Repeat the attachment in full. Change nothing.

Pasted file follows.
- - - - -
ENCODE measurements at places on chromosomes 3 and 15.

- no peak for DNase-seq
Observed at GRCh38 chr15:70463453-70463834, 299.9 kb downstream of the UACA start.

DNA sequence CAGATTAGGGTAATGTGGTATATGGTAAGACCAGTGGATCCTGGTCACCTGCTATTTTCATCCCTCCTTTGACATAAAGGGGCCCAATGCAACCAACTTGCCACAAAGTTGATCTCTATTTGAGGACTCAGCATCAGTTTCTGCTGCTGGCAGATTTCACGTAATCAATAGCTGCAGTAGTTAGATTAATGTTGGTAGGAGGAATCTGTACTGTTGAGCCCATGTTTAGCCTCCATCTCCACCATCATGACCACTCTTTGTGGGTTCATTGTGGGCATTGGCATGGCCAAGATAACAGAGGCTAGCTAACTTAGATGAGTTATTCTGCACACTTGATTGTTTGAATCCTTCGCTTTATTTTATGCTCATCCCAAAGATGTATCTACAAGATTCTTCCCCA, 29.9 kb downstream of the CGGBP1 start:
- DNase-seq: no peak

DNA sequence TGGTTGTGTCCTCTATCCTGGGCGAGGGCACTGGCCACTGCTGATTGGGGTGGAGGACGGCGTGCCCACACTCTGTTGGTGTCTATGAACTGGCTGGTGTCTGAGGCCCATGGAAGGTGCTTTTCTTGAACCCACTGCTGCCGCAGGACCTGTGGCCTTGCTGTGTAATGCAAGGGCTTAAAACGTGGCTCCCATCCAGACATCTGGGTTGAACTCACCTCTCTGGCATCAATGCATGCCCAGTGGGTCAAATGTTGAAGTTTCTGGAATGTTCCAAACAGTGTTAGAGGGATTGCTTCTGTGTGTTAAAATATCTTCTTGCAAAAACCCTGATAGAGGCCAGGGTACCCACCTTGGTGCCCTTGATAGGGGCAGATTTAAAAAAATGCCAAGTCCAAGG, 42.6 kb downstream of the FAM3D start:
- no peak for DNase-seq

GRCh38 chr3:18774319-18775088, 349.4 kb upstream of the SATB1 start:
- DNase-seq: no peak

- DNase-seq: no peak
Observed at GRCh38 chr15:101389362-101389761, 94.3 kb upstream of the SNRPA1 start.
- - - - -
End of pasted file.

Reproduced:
ENCODE measurements at places on chromosomes 3 and 15.

- no peak for DNase-seq
Observed at GRCh38 chr15:70463453-70463834, 299.9 kb downstream of the UACA start.

DNA sequence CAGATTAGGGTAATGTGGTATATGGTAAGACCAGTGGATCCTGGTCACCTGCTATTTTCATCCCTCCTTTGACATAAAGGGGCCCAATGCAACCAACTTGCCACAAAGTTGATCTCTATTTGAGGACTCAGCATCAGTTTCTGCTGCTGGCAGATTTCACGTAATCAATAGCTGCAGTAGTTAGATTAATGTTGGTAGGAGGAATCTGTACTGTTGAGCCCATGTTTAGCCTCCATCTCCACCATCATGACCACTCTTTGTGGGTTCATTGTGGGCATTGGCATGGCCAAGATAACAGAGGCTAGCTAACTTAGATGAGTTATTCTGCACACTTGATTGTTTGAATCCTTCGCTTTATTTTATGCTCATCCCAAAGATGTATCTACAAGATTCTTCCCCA, 29.9 kb downstream of the CGGBP1 start:
- DNase-seq: no peak

DNA sequence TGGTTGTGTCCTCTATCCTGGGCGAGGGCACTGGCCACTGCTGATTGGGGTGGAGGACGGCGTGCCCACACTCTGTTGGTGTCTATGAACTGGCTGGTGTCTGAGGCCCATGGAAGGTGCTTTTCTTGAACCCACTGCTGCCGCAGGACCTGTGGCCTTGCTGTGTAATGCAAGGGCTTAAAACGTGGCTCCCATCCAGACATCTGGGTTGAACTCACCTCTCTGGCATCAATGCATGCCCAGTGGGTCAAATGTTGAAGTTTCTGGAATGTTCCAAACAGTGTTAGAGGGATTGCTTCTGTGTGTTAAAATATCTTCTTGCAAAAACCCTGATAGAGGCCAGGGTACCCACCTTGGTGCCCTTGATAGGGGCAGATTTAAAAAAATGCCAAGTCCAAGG, 42.6 kb downstream of the FAM3D start:
- no peak for DNase-seq

GRCh38 chr3:18774319-18775088, 349.4 kb upstream of the SATB1 start:
- DNase-seq: no peak

- DNase-seq: no peak
Observed at GRCh38 chr15:101389362-101389761, 94.3 kb upstream of the SNRPA1 start.